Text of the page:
Thomas Friedman's Latest Column On Iraq In NYT Emphasizes Deterioration Of Our Position There
The downward spiral of uncontrolled insurgent violence and sectarian suicide bombings there continues. It is now common for 50 people to be killed nearly every day, mostly innocent civilians, while, for the most part, the Iraqi government's own efforts to stem the attacks are ineffective, and even the U.S. forces seem for the most part to be reacting rather than acting.
Friedman, who to be frank, has been all over the map on Iraq, frequently changing according to his mood, nonetheless has several times now suggested that the U.S. cannot be successful until it has more troops on the scene.
He says this morning, "We've already paid a huge price for the Rumsfeld Doctrine -- 'Just enough troops to lose.' Calling for more troops now, I know, is the last thing anyone wants to hear. But we are fooling ourselves to think that a decent, normal, forward-looking Iraqi politics or army is going to emerge from a totally insecure environment, where you can feel safe only with your own tribe."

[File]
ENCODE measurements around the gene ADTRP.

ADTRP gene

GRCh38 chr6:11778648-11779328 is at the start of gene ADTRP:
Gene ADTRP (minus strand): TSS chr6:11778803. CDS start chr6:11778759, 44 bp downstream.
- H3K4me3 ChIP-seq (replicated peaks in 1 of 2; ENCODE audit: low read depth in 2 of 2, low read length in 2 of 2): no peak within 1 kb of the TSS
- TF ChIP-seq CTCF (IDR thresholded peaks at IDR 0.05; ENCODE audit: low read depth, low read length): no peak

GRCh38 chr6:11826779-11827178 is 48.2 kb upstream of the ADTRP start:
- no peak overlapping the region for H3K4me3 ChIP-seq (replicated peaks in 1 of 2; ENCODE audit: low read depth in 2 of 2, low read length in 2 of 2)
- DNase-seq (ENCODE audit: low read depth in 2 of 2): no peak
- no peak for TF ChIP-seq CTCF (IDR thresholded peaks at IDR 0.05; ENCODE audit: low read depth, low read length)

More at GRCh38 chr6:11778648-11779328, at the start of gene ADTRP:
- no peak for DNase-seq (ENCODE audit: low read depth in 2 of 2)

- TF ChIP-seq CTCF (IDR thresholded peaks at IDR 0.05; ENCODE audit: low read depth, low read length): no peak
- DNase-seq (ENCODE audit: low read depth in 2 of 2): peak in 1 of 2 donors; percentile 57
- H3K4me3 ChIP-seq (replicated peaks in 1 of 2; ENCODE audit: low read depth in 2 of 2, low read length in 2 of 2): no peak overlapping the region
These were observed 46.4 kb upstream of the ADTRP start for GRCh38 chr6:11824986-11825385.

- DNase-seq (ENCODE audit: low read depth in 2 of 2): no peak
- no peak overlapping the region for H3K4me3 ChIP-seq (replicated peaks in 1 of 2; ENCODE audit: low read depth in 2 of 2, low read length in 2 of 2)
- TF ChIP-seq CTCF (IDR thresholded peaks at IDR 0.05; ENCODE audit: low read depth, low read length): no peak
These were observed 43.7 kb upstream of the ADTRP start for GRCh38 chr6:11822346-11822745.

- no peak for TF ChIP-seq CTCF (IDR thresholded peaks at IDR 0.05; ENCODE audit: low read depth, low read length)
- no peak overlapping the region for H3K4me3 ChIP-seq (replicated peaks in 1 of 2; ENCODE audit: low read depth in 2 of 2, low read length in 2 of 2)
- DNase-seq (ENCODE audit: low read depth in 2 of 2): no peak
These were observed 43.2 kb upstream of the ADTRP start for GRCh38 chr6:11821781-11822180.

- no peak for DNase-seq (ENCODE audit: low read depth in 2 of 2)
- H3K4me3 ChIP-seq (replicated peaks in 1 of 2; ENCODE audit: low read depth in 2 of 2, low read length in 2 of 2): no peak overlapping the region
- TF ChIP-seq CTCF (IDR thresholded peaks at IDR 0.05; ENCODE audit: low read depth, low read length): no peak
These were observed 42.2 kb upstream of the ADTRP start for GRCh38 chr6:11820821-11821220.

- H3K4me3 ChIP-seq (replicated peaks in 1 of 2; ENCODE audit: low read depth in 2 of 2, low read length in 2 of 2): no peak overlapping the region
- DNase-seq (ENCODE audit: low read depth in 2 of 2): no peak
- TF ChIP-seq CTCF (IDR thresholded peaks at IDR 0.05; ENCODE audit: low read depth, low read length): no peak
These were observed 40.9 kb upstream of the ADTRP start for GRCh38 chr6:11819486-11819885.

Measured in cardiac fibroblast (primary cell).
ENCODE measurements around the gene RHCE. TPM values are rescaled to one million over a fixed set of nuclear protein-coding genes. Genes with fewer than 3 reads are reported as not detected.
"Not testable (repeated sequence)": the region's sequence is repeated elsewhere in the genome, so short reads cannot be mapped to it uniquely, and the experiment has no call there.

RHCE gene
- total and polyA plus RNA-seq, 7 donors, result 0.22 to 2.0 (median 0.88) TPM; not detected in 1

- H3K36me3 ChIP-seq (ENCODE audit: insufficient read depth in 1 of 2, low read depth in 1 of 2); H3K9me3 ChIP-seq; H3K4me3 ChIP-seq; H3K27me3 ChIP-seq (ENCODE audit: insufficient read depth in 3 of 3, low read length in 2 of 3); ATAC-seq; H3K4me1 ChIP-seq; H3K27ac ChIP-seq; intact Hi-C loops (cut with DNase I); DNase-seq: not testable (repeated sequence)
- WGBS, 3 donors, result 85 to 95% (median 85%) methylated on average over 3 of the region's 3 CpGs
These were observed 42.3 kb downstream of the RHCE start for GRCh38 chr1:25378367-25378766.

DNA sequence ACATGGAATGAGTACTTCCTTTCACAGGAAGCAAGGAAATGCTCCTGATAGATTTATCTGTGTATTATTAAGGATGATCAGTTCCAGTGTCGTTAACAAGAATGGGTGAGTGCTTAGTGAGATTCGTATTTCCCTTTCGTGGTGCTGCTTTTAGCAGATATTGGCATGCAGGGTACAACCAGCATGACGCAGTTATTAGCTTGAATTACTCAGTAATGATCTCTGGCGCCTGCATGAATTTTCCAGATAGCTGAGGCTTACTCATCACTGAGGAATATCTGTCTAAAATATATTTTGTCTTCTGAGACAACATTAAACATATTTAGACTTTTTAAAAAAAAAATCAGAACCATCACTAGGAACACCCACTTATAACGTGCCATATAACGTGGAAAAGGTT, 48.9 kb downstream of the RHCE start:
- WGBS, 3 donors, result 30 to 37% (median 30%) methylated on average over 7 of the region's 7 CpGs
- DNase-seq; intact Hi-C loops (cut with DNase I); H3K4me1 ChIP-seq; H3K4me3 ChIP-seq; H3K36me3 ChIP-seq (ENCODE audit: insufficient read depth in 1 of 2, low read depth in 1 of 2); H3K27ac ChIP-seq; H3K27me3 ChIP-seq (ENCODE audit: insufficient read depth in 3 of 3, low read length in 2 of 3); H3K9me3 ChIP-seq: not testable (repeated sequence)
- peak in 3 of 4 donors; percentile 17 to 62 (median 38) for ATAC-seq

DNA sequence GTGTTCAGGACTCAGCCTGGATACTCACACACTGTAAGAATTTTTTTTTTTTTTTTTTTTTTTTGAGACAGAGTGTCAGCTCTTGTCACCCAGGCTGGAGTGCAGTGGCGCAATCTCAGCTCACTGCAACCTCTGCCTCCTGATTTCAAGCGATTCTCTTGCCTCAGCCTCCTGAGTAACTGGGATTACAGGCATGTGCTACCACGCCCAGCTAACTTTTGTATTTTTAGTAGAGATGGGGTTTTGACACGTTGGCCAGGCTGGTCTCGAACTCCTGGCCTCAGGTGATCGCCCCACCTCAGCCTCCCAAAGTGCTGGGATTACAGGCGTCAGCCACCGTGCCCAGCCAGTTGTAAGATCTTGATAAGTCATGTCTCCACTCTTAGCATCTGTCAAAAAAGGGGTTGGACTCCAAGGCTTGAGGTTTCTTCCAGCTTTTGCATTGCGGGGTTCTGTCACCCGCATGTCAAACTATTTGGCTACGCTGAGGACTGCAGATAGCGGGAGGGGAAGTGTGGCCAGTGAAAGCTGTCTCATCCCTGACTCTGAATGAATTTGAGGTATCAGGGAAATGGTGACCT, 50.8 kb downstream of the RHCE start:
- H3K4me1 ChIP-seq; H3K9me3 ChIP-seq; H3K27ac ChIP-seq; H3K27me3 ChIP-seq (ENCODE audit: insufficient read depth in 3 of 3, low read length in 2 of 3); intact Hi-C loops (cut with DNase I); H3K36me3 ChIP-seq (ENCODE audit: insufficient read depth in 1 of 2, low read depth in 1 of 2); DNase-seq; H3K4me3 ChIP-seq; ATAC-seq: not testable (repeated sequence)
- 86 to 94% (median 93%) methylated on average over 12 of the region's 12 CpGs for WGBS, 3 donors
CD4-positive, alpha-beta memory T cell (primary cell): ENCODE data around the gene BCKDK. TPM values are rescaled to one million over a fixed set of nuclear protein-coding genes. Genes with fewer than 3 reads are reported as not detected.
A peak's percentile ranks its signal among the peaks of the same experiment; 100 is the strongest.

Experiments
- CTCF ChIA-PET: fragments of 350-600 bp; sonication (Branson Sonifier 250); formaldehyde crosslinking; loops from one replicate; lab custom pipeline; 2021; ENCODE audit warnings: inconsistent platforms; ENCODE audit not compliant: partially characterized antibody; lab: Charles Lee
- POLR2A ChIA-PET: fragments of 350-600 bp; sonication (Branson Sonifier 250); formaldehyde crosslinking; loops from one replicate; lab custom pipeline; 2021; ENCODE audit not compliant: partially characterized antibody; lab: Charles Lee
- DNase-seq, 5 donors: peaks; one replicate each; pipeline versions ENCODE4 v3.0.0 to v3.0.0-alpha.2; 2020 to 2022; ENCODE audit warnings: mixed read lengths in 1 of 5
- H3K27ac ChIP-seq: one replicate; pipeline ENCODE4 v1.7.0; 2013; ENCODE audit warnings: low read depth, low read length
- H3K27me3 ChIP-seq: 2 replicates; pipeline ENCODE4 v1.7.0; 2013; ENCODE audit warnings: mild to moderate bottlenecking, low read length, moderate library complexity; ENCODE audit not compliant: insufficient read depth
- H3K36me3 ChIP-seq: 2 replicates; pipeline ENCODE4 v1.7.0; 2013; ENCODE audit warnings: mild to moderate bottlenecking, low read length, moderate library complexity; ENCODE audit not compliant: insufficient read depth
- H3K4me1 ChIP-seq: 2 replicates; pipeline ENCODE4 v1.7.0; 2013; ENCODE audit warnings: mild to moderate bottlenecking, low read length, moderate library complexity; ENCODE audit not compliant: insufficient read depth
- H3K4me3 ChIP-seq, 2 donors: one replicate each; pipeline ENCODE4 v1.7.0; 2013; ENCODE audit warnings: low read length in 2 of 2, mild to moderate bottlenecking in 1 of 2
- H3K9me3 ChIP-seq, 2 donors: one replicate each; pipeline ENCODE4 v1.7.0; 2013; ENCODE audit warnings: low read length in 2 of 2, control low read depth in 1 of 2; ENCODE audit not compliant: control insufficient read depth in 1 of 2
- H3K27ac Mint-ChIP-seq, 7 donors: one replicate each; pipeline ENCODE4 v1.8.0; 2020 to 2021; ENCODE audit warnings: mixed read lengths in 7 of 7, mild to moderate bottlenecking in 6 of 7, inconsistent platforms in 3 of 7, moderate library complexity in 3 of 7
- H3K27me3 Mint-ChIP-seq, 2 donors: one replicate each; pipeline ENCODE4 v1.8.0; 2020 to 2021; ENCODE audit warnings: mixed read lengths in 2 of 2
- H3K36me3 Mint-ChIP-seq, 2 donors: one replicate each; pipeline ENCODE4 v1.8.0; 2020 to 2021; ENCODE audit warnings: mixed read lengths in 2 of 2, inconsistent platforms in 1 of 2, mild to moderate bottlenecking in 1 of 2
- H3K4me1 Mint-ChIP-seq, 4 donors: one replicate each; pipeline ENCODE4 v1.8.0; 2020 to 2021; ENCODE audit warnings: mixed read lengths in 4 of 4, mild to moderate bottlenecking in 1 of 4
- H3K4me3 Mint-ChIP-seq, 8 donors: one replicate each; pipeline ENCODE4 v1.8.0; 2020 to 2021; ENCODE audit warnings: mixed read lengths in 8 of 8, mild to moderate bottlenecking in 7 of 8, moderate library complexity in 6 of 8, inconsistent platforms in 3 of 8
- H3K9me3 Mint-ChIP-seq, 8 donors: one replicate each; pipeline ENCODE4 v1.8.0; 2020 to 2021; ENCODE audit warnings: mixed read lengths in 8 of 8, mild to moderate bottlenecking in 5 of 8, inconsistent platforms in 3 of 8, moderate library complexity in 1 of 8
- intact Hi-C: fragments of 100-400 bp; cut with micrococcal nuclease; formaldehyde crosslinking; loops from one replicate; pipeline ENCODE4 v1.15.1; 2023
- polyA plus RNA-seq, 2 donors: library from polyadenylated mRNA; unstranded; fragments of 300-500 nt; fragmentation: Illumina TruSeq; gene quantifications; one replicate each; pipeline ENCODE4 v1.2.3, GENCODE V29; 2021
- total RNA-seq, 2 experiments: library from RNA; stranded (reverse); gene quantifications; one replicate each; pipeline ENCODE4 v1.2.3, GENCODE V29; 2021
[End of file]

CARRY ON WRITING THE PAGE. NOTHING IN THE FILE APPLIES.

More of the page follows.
Friedman may well be right in principal, but President Bush continues to sink in the polls on the matter of Iraqi policy and a massive infusion of more U.S. troops could well tip even more people against the whole venture. Mr. Bush may be closer than we think to losing his majority in Washington. Even many Republicans in Congress are growing more uneasy.
Yet, as I've contended before, the stakes are very high, if we lose. We could walk out of Vietnam without severe strategic overall losses in the world. That is not so in Iraq, where the terrorists would only be encouraged, and the price of oil only go higher as a result of an American defeat. Such a defeat could lead to the overthrow of other Middle Eastern regimes friendly to us.
Friedman does not say so, but more devastating airpower perhaps should be tried in Iraq in the Sunni triangle and along the Syrian border in an effort to take down the insurgents and foreign jihadists.
Surely, Mr. Bush's recent attempt, by sending the Secretary of State to Baghdad to try to get the Iraqi government to act more kindly toward the Sunnis, bringing them into the government, cannot possibly succeed. The Iraqi government won't budge on this point for understandable reasons, and the Sunnis won't be cooperative until the price of not being cooperative gets too high.
Mr. Bush probably should have removed Rumsfeld immediately after his reelection. It is clear the Secretary of Defense has run out of ideas. He needs to be replaced by someone like Sen. John McCain, who will wage the war with fresh ideas and intensity.
Things now are being allowed to drift. That is not to our advantage.